I have been a lucky participant in four SAQA Global Exhibitions, including Light the World which will open in France this autumn. So I am very happy to once again contribute a 12" x 12" quilt for the SAQA Benefit Auction, the proceeds of which help to fund the exhibitions. The auction begins on September 10th, and I will be sure to post updates and reminders. I very seldom make work in this size, so this is a great opportunity to begin or add to a collection.

This began with a red mulberry leaf, a nice substantial leaf, that I collected in the fall of 2020 and pressed. This spring, on the equinox, I used to make one of my experimental wet cyanotype/solarfast prints on cotton. You can read about that process here. I then layered the print and stitched it heavily where the leaf veins would be, and added pebble stitching all around it. On the corners I added some of the hexagons I have been obsessively hand stitching in preparation for my JWST artwork. The final touch was to paint some transparent iridescence on the leaf.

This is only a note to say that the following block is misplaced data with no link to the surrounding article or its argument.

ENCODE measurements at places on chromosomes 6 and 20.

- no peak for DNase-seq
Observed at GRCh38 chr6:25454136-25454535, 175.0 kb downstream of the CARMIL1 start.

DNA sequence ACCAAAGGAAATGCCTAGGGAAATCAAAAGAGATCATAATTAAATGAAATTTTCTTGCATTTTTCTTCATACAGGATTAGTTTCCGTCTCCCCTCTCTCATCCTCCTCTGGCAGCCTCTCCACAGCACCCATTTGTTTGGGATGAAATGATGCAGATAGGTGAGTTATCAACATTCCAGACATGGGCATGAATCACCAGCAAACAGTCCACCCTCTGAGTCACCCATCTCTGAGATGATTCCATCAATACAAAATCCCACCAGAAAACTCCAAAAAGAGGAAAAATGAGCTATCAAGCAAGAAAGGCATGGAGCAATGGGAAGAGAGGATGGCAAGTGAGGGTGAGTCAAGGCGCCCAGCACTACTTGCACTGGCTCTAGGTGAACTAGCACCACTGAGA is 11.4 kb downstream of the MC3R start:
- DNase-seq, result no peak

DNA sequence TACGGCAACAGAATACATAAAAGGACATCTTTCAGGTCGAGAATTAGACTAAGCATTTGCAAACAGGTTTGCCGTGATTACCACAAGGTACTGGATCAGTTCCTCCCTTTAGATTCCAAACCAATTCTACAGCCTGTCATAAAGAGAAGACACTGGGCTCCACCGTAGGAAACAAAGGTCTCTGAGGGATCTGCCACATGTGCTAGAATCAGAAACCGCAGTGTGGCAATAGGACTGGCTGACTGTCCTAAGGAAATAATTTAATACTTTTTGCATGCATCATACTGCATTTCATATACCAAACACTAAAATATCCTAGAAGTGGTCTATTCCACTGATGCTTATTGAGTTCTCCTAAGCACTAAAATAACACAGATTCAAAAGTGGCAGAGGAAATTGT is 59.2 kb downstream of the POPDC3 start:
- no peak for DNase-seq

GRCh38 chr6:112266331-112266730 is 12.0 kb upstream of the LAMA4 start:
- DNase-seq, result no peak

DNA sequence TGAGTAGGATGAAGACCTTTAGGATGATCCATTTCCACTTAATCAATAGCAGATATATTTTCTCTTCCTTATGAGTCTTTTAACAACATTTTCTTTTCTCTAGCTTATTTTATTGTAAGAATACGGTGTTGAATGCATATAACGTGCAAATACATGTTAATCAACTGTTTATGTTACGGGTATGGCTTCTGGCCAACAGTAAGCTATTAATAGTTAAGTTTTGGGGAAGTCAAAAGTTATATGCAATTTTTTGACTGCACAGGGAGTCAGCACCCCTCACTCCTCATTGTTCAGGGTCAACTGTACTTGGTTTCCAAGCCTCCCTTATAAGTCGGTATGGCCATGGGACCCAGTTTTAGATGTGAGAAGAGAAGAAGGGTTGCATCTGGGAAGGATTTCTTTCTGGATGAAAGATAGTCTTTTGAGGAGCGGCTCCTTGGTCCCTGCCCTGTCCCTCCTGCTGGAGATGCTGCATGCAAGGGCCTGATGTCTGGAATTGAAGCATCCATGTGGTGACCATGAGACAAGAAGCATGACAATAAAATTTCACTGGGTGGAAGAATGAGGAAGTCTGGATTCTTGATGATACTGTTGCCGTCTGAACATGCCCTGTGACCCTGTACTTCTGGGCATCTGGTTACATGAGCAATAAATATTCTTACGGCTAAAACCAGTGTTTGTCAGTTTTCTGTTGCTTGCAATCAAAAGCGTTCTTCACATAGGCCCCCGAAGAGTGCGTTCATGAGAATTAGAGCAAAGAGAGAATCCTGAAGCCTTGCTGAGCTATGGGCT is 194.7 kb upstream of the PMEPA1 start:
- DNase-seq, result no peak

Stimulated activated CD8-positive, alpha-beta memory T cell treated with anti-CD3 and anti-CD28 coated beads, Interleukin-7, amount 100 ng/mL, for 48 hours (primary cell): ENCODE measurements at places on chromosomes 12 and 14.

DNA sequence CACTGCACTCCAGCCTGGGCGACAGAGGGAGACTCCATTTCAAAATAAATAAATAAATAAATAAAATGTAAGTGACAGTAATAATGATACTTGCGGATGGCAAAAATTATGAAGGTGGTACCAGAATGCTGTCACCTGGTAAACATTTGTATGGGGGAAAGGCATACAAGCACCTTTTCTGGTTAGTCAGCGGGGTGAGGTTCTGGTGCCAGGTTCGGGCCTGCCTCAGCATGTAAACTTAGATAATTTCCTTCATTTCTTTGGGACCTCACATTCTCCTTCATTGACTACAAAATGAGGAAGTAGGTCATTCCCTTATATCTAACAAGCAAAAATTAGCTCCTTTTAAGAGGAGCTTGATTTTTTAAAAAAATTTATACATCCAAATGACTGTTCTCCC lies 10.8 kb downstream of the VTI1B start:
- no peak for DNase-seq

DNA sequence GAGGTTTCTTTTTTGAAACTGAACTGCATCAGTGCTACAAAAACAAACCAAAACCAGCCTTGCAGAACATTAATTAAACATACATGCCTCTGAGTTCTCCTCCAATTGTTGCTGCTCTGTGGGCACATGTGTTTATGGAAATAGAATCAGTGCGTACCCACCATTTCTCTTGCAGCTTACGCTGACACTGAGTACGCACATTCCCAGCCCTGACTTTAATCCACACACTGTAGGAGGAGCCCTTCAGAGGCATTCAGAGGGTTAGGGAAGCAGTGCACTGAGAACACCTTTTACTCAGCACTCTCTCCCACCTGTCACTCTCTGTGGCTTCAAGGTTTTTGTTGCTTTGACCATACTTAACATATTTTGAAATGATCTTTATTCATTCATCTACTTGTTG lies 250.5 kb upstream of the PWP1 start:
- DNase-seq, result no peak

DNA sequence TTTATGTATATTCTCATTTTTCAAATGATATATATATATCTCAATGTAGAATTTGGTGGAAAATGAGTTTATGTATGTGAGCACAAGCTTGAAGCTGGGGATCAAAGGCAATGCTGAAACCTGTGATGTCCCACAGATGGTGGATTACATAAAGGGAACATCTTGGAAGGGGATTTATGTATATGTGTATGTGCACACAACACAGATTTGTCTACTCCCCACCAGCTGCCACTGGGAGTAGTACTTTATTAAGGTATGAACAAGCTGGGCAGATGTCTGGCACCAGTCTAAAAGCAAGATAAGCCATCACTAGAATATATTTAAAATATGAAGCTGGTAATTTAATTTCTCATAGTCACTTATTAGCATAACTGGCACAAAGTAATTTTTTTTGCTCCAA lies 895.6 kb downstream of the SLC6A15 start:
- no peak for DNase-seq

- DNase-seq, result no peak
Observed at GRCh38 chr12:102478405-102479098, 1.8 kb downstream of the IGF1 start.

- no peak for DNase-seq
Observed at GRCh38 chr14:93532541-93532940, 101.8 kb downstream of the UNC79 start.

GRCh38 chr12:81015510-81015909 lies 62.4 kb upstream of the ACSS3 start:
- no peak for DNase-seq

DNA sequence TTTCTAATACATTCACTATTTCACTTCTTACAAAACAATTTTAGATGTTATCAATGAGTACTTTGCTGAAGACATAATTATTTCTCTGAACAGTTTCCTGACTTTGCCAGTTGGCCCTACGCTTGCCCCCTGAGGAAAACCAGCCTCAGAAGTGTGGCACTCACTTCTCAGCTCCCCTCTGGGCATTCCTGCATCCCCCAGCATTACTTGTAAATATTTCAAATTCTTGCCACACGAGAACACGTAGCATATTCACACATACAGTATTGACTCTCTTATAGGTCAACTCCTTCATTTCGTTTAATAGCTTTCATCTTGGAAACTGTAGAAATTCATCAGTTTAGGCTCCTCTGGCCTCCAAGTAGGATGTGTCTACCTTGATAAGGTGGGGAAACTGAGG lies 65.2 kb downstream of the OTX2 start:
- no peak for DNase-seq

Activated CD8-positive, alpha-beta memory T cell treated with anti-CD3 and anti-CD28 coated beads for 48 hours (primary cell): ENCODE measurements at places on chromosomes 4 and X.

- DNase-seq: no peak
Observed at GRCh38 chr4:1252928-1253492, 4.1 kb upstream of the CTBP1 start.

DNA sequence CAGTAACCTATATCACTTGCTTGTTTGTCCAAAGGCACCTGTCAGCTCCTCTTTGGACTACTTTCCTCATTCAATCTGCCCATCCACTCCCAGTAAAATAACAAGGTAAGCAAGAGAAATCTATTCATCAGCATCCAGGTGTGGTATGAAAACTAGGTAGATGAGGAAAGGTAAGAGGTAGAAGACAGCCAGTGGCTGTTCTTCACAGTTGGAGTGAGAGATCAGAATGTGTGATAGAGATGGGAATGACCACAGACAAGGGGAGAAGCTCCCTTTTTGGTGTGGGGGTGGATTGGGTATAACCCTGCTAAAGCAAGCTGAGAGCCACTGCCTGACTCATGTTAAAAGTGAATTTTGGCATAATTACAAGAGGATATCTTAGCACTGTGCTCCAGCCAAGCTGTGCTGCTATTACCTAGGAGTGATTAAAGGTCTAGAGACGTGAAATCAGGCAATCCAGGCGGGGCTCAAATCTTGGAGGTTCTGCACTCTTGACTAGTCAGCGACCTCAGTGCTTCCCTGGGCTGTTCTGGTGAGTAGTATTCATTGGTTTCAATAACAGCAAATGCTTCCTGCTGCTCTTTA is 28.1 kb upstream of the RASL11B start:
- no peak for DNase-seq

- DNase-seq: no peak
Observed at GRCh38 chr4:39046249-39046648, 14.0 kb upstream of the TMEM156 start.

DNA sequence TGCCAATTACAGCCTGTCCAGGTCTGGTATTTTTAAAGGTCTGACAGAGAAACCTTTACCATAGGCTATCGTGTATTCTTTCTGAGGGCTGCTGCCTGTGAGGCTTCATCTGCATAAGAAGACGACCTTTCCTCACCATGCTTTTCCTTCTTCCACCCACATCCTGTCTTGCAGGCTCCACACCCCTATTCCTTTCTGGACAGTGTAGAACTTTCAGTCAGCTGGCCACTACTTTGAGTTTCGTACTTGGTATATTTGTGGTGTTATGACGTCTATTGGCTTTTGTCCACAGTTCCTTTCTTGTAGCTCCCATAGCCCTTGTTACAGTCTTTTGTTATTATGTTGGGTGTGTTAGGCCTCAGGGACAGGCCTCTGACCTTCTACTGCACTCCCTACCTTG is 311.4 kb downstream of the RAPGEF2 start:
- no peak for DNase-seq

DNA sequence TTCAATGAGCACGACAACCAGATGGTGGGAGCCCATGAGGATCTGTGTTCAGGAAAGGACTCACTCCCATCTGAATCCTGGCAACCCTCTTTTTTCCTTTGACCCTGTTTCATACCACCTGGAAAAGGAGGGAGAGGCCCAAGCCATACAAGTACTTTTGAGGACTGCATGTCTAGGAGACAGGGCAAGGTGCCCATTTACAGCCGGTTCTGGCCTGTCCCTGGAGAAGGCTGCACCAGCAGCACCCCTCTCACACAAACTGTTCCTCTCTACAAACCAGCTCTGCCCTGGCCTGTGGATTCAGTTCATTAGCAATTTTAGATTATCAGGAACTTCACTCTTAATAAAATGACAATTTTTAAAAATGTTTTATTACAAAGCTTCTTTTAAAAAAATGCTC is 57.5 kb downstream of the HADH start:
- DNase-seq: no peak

As to the title, here's my statement: It’s been a long, strange path through the wilderness of the unknown, but now we can see our way clear again. The question remains: are we out of the woods? What will our new normal look like? I choose to be optimistic.

June 24, 2021

New JWST artwork in progress

Sue Reno_JWST 2021_Image 1
I'm excited to be working on new artwork to commemorate the upcoming launch of the James Webb Space Telescope! The long-awaited launch will be this fall, and once the telescope is deployed and operational it will open up a world of wonder and amazing scientific discovery.